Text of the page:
Hollande admits failure to bring down French unemployment

French President François Hollande at Istanbul's Galatasaray University
French President François Hollande at Istanbul's Galatasaray University Reuters/Osman Orsal

French President François Hollande has admitted he has failed to deliver on his promise to reverse the rise in France's unemployment figures. During a visit to Turkey Hollande insisted that his Responsibility Pact with French business will put the economy back on the rails.


Throughout 2013 Hollande had promised that by the end of the year, the trend of rising unemployment would be "reversed" but figures released this week showed that did not happen.

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The number of unemployed rose 10,200 in December, bringing the total number of unemployed in France to 3.3 million.

Speaking during a state visit to Turkey, Hollande said that, while the unemployment rate has not been going down, it is not growing as much as it did earlier in the year.

But, he addedd, France needs growth and that is what his new economic plan aims to create.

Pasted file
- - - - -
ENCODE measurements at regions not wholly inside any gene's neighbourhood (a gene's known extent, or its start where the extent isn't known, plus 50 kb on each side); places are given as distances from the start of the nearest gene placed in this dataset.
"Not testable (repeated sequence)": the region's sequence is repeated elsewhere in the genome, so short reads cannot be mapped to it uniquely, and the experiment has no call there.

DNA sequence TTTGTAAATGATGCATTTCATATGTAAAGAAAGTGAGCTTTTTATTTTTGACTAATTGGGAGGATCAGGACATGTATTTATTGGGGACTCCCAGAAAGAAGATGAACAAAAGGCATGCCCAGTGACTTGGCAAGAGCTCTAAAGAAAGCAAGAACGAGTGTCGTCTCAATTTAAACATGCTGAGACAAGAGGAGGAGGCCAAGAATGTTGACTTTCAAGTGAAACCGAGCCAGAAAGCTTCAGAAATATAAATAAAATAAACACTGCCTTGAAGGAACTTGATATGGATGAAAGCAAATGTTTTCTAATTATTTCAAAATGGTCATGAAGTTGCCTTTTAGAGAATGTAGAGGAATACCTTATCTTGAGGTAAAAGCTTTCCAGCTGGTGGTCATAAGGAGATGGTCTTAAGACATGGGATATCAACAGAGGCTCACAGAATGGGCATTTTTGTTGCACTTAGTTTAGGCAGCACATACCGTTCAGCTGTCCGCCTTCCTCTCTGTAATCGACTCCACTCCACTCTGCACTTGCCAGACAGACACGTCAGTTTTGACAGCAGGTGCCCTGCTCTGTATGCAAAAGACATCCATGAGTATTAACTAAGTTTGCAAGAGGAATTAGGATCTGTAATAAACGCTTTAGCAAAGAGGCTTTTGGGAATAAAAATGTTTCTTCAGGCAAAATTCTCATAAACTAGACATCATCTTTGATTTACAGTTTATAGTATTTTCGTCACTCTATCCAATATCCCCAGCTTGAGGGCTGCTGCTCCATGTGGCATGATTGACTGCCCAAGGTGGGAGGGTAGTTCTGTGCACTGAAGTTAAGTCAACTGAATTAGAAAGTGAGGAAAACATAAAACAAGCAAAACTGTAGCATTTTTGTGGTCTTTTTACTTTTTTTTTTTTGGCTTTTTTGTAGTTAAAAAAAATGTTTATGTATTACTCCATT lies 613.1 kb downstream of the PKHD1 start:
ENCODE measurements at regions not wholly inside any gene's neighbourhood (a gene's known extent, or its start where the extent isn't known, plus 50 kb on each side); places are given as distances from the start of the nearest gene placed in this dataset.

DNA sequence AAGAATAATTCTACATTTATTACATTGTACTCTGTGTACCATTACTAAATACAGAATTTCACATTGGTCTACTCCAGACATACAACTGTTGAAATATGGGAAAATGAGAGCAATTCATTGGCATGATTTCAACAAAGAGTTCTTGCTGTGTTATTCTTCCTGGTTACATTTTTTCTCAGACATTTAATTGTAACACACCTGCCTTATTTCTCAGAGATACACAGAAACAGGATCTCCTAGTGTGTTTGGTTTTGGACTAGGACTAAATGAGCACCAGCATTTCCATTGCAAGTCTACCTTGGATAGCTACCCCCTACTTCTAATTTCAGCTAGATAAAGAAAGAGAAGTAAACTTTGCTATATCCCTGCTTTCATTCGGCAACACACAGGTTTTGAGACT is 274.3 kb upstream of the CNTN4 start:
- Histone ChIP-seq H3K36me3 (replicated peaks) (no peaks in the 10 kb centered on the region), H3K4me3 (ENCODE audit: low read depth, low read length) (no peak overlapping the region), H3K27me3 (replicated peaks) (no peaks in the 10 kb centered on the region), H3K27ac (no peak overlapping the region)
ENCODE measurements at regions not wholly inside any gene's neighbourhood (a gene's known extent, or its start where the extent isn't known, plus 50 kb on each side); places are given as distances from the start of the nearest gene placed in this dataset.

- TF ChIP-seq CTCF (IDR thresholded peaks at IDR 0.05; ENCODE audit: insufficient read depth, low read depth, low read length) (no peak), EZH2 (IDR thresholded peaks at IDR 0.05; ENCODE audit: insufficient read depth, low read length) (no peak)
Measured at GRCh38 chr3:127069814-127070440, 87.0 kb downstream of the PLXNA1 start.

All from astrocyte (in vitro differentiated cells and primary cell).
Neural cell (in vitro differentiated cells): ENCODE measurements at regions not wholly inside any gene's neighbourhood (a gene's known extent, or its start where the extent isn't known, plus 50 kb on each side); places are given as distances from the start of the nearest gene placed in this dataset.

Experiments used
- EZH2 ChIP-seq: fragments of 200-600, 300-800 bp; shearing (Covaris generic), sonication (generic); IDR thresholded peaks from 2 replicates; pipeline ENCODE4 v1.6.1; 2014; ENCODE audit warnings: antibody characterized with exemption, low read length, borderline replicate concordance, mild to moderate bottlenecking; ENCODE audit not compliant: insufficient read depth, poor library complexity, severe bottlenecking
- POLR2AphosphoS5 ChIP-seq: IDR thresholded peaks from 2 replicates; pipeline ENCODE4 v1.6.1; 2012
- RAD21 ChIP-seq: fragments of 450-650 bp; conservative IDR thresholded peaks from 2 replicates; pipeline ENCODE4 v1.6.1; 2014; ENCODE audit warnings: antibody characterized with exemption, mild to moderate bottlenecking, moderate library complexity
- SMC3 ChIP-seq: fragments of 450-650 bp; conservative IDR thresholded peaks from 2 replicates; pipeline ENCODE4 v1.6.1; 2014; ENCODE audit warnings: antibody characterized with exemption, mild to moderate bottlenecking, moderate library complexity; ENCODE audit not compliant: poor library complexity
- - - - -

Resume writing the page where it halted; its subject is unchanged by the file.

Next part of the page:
"Without strong growth, there can be no reduction of unemployment," the president said. "Stabilising, which is what we managed to do, is not enough. The only thing we can conclude from this is that the Responsibility Pact is more than ever an obligation that the government is fully committed to. And it calls for the participation of all actors."

Hollande introduced the Responsibility Pact, which involved cuts in social security contributions for companies that hire employees, at the beginning of this year.

Prime Minister Jean-Marc Ayrault on Monday launched negotiations with trade unions on the details of this plan.

Soem trade unionisists have accused Hollande and the Socialist government of selling out to big business.

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